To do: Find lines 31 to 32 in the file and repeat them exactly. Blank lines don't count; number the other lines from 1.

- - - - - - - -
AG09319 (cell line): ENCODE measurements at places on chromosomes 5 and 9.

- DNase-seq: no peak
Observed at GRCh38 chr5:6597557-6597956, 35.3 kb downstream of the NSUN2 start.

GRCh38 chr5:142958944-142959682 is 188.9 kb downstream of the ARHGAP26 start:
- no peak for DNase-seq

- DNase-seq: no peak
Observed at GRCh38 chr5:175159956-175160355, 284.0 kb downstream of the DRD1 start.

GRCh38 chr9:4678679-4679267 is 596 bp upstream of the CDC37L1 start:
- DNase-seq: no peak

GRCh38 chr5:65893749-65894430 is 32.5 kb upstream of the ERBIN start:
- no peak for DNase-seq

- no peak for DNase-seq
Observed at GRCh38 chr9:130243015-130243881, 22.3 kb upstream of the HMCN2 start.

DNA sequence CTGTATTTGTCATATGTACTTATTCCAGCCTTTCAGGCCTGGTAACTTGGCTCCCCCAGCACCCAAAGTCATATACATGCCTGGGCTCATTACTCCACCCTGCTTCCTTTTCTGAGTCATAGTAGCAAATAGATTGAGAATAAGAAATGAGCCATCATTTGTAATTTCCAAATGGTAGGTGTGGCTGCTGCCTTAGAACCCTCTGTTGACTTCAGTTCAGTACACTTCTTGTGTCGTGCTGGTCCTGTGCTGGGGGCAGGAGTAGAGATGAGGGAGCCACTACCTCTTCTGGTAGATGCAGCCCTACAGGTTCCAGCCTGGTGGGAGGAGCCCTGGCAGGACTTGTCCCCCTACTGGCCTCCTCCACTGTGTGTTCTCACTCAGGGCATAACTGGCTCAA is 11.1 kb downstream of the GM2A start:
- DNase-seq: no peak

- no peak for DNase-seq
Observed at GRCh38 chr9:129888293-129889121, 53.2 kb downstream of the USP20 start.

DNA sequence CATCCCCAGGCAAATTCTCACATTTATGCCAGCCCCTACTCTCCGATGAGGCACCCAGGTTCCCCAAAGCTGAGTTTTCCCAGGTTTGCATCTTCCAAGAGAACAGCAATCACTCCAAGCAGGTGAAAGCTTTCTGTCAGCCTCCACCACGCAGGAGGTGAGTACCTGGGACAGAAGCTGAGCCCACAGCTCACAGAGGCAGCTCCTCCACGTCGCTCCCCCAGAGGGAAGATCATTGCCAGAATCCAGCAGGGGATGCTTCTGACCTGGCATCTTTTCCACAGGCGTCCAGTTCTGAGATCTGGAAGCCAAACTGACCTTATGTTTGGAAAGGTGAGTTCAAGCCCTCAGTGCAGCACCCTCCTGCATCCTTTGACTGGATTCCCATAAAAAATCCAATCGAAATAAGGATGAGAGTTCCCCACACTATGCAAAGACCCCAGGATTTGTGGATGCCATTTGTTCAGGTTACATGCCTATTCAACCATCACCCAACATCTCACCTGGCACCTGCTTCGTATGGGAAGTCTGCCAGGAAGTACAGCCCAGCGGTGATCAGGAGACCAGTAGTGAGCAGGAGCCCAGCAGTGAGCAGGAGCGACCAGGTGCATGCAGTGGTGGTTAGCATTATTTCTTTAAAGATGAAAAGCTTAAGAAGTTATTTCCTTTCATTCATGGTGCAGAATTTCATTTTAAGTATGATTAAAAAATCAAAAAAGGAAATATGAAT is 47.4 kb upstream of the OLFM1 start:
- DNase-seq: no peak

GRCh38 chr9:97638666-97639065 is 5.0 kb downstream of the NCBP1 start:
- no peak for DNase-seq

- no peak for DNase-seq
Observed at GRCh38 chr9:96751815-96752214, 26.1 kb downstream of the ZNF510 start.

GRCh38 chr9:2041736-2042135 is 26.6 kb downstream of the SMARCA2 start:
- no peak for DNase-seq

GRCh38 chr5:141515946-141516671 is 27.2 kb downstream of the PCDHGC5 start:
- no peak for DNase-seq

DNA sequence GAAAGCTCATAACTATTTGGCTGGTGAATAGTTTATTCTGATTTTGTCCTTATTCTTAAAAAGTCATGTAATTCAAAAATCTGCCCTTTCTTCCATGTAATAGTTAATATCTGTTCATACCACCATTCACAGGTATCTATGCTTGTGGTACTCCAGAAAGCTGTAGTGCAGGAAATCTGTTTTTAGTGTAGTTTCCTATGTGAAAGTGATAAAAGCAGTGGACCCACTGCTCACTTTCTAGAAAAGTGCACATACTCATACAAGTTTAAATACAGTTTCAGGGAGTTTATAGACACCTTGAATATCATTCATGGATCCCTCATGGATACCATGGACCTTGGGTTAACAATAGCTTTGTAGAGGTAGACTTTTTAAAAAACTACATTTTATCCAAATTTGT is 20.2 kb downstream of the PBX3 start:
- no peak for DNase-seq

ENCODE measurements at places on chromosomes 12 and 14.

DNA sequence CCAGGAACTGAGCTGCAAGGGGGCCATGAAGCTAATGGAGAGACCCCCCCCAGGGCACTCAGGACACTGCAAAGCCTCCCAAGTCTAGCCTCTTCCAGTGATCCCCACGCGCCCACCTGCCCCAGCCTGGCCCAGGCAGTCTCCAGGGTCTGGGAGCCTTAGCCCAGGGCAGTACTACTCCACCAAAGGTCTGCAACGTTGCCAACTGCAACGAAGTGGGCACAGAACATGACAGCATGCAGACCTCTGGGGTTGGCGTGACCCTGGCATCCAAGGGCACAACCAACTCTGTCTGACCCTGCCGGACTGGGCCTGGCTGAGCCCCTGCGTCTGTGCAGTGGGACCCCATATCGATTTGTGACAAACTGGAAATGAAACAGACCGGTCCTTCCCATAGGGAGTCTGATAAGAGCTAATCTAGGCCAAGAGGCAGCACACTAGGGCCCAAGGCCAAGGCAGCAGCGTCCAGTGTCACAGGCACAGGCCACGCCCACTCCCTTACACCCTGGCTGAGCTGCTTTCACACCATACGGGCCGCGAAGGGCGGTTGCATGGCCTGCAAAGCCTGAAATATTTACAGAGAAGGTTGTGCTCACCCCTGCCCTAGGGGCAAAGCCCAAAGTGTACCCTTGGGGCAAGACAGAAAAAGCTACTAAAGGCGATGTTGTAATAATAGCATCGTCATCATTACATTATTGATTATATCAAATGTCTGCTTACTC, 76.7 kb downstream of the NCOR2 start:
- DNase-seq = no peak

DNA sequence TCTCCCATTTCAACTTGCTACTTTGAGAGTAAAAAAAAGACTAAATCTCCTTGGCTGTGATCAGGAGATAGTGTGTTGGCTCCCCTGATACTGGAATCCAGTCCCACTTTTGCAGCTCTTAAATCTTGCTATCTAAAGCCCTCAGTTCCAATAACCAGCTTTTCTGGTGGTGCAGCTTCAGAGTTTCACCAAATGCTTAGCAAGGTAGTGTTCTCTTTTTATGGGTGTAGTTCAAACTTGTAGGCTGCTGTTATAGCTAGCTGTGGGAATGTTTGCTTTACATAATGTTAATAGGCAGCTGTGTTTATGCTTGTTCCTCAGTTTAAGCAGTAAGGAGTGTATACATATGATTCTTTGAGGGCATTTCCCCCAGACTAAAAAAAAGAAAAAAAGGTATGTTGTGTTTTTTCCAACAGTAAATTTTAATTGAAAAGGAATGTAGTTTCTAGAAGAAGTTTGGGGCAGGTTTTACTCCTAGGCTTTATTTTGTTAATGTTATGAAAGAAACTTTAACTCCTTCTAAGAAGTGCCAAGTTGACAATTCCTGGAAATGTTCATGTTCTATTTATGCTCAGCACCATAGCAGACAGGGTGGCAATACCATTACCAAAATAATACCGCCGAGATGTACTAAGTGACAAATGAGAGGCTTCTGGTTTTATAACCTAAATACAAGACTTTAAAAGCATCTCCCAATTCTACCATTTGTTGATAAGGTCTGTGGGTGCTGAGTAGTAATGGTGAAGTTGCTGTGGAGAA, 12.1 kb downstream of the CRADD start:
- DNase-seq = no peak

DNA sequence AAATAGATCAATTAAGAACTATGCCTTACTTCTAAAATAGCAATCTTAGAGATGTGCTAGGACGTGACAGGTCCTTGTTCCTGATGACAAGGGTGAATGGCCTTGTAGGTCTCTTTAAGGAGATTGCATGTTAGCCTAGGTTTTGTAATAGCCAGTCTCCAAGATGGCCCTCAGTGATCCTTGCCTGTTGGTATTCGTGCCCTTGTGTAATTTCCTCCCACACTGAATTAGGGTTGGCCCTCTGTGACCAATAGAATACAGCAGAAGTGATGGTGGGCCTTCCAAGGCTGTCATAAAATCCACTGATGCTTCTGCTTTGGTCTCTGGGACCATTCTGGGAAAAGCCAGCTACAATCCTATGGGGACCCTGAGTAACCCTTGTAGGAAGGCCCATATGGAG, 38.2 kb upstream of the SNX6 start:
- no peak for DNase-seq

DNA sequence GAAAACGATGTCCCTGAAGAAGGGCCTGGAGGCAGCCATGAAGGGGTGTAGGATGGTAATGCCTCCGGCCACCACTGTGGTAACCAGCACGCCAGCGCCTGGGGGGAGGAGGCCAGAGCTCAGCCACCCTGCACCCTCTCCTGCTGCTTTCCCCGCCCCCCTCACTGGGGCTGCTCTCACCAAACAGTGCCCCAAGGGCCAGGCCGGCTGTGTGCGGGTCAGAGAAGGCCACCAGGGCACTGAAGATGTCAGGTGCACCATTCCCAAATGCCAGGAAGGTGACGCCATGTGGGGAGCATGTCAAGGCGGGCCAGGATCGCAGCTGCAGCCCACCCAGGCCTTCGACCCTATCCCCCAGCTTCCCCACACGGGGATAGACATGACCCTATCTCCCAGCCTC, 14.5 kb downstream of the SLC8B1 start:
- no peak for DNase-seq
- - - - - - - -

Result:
DNA sequence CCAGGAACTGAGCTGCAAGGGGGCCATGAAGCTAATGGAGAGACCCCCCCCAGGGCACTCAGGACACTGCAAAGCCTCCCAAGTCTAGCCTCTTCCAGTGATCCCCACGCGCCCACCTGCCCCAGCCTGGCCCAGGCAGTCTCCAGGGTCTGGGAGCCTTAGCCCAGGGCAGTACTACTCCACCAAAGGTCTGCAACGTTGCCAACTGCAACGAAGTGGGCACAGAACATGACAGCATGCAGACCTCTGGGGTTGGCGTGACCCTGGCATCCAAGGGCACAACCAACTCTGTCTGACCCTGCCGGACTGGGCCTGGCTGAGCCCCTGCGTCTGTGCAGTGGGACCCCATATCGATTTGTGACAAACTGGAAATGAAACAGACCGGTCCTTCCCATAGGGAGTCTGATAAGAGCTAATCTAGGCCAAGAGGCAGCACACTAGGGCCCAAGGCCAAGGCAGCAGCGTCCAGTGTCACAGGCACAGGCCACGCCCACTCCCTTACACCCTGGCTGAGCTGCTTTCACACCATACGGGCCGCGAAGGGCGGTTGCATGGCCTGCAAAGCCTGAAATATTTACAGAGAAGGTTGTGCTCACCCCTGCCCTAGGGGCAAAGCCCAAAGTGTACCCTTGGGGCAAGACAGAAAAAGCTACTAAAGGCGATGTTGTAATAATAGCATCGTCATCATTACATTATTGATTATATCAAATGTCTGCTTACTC, 76.7 kb downstream of the NCOR2 start:
- DNase-seq = no peak